POLICE QUEST - From Sierra
The authentic experiences of designer Jim Wall, a retired police officer, are the basis for a grimly realistic crime story.
Awesome Arcade Action Pack
Arcadia's Awesome Arcade Action Pack, Volume I is the perfect product for penny-wise action aces. It provides three complete games, at least two of which would be worth the price if sold separately. There is a traditional blast-'em-up, Sidewinder; an innovative action-strategy contest called Xenon; and Blastaball, a futuristic variation on ice hockey.
All three games offer excellent visuals and spectacular sound. Sidewinder features the most incredible audio effects ever heard on an ST. Xenon, Sidewinder and Blastaball are easy to learn and hard to master, the recipe for long play life.
Cross-Town Crazy 8
Just when it seemed like game designers had already done every imaginable card game for the home computer, XLent Software comes along with a new game and a new way to play it. Cross-Town Crazy 8 is the year's nicest surprise for card sharks.
For those who've never played Crazy Eights, it's a game in which players attempt to match pairs. The winner is the first player to get rid of all his or her cards. Author Patrick Dell'Era's computer opponent is one sharp customer, but if human competition is what you're after, Cross-Town Crazy 8 is playable over a modem with opponents across town or around the world.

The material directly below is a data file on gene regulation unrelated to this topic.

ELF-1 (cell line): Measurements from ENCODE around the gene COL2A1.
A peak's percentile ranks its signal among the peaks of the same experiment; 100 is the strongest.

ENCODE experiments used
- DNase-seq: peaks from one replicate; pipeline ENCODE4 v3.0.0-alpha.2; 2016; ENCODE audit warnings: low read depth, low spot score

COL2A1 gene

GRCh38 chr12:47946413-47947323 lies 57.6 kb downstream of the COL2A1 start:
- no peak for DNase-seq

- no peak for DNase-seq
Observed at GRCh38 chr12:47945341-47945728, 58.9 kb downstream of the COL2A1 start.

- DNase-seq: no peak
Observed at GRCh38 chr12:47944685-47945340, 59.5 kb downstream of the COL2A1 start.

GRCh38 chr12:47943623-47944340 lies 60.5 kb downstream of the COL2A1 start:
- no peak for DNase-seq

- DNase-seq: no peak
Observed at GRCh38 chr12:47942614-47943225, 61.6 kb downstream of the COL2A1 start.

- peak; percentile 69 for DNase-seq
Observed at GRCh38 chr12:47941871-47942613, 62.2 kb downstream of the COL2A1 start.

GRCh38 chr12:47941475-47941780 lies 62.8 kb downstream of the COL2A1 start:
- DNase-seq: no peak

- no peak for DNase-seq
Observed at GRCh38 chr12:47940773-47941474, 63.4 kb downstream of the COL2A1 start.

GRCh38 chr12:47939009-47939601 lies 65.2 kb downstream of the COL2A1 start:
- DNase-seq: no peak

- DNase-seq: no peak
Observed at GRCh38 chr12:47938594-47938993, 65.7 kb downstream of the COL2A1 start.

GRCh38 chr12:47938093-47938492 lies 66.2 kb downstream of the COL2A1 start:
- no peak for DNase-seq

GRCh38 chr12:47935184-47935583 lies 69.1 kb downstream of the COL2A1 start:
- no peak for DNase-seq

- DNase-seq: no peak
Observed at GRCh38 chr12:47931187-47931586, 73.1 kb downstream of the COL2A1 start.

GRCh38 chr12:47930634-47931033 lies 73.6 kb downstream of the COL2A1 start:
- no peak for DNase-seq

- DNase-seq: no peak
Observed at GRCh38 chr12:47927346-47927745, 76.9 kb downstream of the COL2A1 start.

Attractive graphics and speedy play make this a winner in the area of classic strategy games.
CROSS-TOWN CRAZY 8- From XLent Software
This is the year's nicest surprise for card sharks. What's more, with a modem, you can play this with opponents across town!
Dan Gorlin has maintained a fairly low profile since creating Choplifter and Raid on Bungeling Bay in the early 1980s. Typhoon Thompson in Search for the Sea Child (Broderbund) shows that this master designer has not lost his touch. Gorlin has incorporated the essence of his abortive Air Heart into a well-rounded design that features a solid story line and truly amazing visuals.